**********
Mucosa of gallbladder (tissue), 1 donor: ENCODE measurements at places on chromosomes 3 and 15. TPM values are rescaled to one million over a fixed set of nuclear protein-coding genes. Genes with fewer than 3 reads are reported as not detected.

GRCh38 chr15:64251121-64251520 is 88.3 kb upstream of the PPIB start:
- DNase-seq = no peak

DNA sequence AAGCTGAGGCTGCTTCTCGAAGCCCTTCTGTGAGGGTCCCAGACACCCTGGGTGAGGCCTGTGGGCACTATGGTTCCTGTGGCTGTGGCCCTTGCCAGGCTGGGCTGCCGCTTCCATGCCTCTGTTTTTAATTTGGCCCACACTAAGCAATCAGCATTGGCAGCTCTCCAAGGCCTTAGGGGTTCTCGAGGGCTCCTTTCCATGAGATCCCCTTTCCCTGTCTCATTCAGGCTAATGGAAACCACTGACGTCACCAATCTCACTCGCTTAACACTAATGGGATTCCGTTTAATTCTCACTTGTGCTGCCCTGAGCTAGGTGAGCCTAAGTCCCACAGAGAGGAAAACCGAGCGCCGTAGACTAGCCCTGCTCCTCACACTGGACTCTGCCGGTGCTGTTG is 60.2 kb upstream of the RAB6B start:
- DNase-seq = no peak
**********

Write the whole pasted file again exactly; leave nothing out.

Mucosa of gallbladder (tissue), 1 donor: ENCODE measurements at places on chromosomes 3 and 15. TPM values are rescaled to one million over a fixed set of nuclear protein-coding genes. Genes with fewer than 3 reads are reported as not detected.

GRCh38 chr15:64251121-64251520 is 88.3 kb upstream of the PPIB start:
- DNase-seq = no peak

DNA sequence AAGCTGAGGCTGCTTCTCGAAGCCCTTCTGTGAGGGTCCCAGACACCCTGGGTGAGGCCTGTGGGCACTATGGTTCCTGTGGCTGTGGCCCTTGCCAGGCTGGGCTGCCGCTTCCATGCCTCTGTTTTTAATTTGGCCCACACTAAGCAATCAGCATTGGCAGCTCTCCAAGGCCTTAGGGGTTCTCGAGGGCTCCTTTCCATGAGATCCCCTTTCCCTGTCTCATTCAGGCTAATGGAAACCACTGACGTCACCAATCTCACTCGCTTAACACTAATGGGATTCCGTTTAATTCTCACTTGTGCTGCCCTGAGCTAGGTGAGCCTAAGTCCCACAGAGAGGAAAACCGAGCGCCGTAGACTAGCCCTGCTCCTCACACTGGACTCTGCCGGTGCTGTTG is 60.2 kb upstream of the RAB6B start:
- DNase-seq = no peak